As a professional, I would never have submitted an incomplete application, and it's just ridiculous to be penalised for doing that.

Maricel Weischede, Immigration adviser Last year 14,826 people were approved for residence under family-sponsored migration.

Immigration professionals are angry at an Immigration New Zealand decision to process incomplete family sponsorship applications submitted by applicants to get "a foot in the door" before the family sponsorship policy changed last week.

Immigration Minister Nathan Guy announced on May 10 that migrants could no longer sponsor their siblings or close family members, and that the parent sponsorship category was to be temporarily closed on May 15, giving would-be applicants three working days to file their papers.


There had been a surge in applications under the adult child sibling categories and parent sponsorship scheme, with the agency receiving nearly 7400 submissions since November.

This was 520 more than over the same period last year, and it is understood it included many incomplete applications from people who could not complete their forms on deadline.

"Applications received on time will be considered according to immigration policy," a spokesman for the agency said.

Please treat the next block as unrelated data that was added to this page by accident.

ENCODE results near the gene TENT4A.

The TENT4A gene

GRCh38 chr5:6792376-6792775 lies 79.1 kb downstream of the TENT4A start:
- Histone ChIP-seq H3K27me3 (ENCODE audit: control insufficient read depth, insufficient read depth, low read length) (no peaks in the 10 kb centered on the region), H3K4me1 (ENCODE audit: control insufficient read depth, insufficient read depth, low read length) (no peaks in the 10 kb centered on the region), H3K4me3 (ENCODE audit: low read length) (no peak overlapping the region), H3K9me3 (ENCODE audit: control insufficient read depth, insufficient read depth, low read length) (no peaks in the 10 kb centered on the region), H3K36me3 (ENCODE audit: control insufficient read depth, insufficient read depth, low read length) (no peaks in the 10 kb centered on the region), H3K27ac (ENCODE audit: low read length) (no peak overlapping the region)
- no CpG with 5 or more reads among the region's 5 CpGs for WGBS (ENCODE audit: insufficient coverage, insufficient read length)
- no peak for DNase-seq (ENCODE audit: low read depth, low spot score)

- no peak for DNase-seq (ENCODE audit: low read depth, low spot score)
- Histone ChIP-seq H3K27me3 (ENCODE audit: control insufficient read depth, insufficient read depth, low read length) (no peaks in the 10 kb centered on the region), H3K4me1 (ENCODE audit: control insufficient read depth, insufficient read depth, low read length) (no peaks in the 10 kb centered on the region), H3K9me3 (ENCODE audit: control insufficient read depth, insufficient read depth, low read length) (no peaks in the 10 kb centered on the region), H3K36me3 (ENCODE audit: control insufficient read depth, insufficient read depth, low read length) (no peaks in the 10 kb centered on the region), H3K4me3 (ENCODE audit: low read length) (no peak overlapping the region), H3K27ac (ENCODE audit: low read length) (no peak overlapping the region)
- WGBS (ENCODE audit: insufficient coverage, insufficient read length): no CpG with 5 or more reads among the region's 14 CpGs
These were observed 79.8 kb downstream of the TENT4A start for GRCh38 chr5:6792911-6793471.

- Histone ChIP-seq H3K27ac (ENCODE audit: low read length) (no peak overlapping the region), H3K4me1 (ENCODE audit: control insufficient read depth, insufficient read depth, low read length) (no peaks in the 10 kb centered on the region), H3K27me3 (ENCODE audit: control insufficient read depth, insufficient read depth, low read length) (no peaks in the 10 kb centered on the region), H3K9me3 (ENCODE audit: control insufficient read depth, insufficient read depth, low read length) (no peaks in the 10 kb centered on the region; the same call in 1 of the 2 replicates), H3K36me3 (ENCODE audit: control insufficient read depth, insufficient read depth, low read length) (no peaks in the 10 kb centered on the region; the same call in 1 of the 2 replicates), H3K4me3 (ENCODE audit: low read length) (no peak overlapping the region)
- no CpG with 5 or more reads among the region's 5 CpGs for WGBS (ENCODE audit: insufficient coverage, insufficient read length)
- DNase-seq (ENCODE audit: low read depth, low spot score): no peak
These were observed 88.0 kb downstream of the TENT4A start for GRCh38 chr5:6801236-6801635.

Immigration adviser Maricel Weischede, who has 12 clients in limbo, said the decision was unfair to applicants who were not given a chance to put in their applications.

"We are talking about a category that will be closed for good, and it's just unfair and rather unprofessional of Immigration not to give everyone a fair chance," Mrs Weischede said. "As a professional, I would never have submitted an incomplete application, and it's just ridiculous to be penalised for doing that."

The New Zealand Association of Migration and Investment has also criticised "the Government's sudden shutdown" of the parent and sibling/adult child pathway to residence.

Association president Simon Laurent had written to the minister asking for the deadline to be extended by a few weeks, but had not got a response.

"A lot of time, money and effort go into preparing a residence application, including comprehensive medical certificates and translation of documents," Mr Laurent said.


"Applicants and their relatives have acted in good faith in preparing their papers, because, up to last week, Immigration represented that they could apply."

He said the public only became aware of plans to terminate these family policies in March through a leaked briefing paper, but it was never specified when and how the policy changes would take place.

The family streams had enabled citizens and residents to sponsor close family members for residence.

Mr Laurent, a lawyer, said New Zealand citizens and residents "deserve better than to be treated in such a cavalier fashion".

Mr Guy said he had no intention of extending the deadline.

The Supreme Sikh Council of New Zealand was taking legal action against the minister claiming the sudden change had prevented many of its members from applying for visas for which they would have been eligible.

Last year, 14,826 people were approved for residence under family-sponsored migration, with China (46 per cent) the largest source of migrants approved through the parent policy, followed by the UK (13 per cent).